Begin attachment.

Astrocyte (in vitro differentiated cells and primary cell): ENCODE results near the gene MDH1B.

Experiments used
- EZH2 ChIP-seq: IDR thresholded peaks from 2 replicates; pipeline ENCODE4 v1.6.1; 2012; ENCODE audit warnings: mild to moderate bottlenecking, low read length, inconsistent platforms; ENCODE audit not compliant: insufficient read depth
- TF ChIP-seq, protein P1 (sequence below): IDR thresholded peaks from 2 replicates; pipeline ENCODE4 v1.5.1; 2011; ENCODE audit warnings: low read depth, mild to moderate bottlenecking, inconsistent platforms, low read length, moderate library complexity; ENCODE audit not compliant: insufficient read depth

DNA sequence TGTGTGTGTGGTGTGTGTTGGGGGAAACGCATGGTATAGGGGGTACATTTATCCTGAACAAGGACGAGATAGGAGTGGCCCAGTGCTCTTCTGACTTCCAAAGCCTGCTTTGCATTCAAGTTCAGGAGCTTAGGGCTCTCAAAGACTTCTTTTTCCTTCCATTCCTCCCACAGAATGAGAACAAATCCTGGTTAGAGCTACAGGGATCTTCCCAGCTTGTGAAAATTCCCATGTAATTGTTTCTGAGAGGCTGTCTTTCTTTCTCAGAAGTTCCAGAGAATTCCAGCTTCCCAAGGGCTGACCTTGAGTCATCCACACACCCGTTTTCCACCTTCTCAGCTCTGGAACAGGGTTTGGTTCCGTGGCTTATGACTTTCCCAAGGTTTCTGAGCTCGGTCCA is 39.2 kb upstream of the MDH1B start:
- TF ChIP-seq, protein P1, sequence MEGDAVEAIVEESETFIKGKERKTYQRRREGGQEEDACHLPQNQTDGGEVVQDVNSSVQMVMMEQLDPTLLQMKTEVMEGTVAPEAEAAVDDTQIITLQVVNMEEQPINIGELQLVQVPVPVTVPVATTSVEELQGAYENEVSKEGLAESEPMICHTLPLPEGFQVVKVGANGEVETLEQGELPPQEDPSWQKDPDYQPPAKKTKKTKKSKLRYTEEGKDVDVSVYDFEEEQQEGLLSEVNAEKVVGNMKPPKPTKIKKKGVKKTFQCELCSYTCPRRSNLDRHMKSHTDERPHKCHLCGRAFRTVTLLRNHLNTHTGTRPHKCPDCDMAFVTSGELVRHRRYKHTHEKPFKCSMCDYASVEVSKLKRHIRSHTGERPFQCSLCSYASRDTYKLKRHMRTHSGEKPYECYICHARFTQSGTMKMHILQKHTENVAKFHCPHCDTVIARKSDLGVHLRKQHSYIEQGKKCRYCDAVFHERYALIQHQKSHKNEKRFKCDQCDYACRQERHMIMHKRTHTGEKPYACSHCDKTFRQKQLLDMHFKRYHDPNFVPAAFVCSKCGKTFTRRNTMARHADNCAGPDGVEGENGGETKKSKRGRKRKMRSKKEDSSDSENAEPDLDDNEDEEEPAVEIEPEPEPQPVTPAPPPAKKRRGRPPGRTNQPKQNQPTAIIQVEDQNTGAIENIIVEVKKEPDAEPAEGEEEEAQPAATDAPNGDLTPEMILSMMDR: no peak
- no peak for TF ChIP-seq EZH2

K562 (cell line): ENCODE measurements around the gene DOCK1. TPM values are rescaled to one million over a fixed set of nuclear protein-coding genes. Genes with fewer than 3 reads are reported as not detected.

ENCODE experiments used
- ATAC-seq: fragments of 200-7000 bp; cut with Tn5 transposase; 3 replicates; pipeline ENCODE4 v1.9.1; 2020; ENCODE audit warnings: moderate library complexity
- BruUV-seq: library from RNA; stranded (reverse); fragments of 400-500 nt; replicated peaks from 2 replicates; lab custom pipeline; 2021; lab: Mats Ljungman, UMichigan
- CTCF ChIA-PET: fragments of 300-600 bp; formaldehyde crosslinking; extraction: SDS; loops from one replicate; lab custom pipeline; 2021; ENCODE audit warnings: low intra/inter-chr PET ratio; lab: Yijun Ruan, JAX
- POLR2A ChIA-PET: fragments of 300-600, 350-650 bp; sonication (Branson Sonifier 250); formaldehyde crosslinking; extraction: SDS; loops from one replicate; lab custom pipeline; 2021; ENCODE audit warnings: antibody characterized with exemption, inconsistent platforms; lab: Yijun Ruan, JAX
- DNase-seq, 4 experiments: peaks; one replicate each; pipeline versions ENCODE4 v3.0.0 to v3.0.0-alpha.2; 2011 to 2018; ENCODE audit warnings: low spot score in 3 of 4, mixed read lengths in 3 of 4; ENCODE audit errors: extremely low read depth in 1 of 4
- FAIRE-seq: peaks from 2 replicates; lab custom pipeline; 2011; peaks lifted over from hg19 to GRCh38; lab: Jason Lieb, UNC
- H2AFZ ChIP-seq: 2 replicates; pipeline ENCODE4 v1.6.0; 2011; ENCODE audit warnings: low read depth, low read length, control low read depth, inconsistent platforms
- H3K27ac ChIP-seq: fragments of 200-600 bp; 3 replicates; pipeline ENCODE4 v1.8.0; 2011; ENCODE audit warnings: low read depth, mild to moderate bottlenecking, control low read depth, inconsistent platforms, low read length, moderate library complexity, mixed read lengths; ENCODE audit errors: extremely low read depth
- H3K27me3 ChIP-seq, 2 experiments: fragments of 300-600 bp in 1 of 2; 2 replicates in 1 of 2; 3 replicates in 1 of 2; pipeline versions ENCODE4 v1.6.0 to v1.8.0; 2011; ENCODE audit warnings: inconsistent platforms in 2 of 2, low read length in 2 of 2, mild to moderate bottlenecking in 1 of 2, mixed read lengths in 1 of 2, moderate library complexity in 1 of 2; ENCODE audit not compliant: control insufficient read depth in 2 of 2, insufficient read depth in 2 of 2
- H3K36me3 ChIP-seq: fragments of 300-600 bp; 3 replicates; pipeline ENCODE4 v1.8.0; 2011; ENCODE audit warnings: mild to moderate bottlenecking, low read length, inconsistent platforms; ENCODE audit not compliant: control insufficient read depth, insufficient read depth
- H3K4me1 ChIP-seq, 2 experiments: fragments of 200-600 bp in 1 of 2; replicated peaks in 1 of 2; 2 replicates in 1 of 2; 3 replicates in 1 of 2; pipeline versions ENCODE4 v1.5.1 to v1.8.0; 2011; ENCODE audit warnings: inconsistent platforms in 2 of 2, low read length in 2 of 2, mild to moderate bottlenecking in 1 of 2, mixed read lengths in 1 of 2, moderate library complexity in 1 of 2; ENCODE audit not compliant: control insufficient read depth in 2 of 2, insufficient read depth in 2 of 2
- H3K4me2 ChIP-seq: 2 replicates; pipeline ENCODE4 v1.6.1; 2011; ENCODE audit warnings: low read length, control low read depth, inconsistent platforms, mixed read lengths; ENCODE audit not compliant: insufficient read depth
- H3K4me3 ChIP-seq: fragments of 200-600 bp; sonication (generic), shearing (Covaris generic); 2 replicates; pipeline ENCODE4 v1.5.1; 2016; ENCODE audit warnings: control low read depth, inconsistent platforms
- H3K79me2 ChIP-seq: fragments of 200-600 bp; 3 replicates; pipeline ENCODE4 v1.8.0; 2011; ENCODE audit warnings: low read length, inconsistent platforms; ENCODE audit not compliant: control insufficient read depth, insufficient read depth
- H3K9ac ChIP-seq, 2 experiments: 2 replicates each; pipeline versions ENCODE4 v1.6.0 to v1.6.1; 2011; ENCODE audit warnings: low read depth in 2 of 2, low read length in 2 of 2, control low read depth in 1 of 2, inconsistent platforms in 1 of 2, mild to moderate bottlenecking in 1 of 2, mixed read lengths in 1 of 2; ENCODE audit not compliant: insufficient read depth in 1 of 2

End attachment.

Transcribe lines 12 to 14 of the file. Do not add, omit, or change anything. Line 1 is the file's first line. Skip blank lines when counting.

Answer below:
- CTCF ChIA-PET: fragments of 300-600 bp; formaldehyde crosslinking; extraction: SDS; loops from one replicate; lab custom pipeline; 2021; ENCODE audit warnings: low intra/inter-chr PET ratio; lab: Yijun Ruan, JAX
- POLR2A ChIA-PET: fragments of 300-600, 350-650 bp; sonication (Branson Sonifier 250); formaldehyde crosslinking; extraction: SDS; loops from one replicate; lab custom pipeline; 2021; ENCODE audit warnings: antibody characterized with exemption, inconsistent platforms; lab: Yijun Ruan, JAX
- DNase-seq, 4 experiments: peaks; one replicate each; pipeline versions ENCODE4 v3.0.0 to v3.0.0-alpha.2; 2011 to 2018; ENCODE audit warnings: low spot score in 3 of 4, mixed read lengths in 3 of 4; ENCODE audit errors: extremely low read depth in 1 of 4